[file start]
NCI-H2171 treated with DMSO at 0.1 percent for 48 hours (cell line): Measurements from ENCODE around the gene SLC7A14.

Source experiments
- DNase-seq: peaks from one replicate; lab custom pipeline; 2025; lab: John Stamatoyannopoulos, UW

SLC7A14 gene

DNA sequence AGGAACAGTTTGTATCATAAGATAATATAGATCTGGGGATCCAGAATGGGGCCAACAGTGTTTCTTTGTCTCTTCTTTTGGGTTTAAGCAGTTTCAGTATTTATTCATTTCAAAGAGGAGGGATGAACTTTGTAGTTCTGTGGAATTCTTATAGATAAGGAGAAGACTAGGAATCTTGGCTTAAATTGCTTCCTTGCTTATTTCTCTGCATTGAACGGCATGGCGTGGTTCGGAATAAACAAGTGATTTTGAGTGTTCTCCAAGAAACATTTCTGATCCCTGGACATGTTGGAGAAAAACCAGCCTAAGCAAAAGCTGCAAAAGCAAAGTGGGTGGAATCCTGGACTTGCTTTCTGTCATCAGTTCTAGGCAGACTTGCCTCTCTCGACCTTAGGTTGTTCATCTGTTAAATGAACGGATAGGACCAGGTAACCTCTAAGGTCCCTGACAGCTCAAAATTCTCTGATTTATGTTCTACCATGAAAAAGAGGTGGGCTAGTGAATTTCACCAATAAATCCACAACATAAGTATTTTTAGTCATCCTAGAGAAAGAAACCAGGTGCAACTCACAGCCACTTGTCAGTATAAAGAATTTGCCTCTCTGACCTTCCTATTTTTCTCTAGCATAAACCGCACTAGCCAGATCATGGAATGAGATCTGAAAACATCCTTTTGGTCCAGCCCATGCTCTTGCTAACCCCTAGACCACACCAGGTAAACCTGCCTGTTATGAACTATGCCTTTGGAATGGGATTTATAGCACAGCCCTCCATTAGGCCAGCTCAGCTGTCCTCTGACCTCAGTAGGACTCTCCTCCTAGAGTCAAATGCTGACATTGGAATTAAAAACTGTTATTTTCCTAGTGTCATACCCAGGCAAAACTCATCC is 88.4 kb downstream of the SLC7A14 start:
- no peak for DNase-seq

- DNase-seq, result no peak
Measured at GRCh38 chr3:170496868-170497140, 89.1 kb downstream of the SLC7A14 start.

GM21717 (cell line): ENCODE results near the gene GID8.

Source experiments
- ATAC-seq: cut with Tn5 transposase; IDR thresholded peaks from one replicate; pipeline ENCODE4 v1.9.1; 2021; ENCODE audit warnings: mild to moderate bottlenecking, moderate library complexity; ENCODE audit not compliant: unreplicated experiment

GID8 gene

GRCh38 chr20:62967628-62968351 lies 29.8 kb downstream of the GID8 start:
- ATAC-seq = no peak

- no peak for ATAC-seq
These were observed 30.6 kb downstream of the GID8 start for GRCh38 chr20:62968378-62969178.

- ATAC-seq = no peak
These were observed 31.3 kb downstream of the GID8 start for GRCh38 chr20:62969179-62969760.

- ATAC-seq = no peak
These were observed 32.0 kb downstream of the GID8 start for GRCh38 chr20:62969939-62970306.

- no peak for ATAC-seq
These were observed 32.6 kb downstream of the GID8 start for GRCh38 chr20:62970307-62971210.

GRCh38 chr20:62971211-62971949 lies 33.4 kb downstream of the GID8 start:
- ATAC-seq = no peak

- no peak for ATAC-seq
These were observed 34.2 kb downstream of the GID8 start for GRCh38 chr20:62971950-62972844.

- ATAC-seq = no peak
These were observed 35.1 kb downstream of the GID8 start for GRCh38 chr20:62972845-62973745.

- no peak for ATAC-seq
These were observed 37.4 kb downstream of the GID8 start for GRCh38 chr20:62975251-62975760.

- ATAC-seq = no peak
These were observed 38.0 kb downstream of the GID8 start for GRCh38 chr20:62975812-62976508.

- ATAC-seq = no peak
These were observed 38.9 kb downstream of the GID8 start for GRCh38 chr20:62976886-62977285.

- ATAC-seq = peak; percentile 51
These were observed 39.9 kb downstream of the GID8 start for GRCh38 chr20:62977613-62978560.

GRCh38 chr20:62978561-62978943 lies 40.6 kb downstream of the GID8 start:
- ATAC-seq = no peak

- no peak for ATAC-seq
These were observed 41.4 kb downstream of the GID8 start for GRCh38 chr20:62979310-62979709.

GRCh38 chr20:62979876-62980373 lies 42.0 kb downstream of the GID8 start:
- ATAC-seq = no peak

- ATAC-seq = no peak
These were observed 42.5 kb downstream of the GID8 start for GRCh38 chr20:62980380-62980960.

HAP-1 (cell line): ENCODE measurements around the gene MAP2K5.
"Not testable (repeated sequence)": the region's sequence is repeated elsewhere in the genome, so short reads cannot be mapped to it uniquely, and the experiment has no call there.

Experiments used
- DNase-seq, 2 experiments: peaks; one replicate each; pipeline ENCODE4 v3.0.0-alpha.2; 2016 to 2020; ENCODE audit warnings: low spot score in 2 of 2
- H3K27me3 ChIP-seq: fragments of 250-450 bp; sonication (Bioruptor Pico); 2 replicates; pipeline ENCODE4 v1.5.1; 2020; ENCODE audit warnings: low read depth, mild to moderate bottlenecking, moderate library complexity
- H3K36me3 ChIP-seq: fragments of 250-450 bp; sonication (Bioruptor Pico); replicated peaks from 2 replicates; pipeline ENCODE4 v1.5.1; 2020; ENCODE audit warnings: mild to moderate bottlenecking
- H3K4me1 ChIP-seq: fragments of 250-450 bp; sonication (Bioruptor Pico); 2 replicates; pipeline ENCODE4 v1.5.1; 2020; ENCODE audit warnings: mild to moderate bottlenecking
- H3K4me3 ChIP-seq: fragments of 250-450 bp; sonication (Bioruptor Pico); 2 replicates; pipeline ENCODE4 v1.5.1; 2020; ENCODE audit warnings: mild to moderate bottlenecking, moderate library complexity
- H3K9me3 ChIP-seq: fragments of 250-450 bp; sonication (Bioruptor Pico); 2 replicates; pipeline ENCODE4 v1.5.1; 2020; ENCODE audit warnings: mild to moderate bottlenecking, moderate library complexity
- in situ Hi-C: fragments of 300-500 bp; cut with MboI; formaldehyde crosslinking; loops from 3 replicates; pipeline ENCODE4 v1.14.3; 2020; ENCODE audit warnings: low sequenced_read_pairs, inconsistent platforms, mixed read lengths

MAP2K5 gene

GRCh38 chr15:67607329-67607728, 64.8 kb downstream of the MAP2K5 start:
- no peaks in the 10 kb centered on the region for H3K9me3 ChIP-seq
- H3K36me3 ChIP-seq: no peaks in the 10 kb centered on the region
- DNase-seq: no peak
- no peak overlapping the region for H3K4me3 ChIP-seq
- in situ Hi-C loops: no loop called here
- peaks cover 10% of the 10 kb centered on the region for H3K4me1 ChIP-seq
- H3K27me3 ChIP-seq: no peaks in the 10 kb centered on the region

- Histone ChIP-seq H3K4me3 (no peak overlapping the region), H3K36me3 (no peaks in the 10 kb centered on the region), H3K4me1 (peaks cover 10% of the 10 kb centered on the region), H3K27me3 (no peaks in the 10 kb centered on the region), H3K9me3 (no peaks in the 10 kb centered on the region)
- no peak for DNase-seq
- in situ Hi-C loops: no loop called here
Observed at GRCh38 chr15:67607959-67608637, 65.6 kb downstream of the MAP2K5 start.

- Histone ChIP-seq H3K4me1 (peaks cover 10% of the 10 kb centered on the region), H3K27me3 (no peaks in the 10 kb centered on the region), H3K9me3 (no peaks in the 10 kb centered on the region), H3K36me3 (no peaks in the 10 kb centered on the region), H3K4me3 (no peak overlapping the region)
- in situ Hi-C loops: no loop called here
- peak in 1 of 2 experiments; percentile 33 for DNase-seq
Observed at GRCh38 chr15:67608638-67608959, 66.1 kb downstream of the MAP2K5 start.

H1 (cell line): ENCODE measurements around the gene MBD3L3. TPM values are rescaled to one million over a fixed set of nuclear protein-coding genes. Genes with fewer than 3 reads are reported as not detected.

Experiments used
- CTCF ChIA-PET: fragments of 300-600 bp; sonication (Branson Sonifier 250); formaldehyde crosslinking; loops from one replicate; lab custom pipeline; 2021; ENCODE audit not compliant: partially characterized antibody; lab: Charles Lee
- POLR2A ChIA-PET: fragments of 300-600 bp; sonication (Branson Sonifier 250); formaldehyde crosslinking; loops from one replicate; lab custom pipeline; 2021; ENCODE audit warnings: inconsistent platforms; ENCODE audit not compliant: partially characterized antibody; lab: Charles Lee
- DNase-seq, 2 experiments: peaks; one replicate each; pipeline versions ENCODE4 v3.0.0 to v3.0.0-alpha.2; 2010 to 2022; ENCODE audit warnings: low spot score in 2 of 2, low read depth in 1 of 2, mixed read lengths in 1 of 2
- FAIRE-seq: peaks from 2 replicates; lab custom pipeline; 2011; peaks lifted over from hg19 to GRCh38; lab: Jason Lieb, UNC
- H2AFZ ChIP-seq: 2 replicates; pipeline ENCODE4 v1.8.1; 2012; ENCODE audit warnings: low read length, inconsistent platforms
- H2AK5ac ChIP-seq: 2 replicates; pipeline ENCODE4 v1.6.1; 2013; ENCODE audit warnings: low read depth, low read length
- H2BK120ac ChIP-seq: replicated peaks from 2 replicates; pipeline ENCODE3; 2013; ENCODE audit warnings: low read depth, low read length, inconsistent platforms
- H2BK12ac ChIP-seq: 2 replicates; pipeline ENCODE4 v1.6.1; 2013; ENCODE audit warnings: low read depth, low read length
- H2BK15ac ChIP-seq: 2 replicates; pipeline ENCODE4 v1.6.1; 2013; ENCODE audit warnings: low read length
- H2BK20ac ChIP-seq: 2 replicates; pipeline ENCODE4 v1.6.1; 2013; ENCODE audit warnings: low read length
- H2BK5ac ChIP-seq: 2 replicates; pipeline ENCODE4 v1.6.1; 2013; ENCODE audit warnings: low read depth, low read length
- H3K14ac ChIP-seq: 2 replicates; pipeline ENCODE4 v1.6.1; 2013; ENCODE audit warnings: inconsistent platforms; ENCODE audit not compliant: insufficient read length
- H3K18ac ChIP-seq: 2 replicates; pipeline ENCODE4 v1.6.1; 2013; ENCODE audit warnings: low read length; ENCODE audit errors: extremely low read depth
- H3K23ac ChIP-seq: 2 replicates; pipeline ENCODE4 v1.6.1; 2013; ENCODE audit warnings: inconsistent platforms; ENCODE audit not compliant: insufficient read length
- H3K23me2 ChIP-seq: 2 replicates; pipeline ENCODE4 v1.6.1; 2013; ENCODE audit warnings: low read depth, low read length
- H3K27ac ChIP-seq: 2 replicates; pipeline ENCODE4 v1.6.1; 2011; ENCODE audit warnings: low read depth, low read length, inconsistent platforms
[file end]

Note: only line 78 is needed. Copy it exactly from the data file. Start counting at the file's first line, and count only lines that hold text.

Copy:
- H2AFZ ChIP-seq: 2 replicates; pipeline ENCODE4 v1.8.1; 2012; ENCODE audit warnings: low read length, inconsistent platforms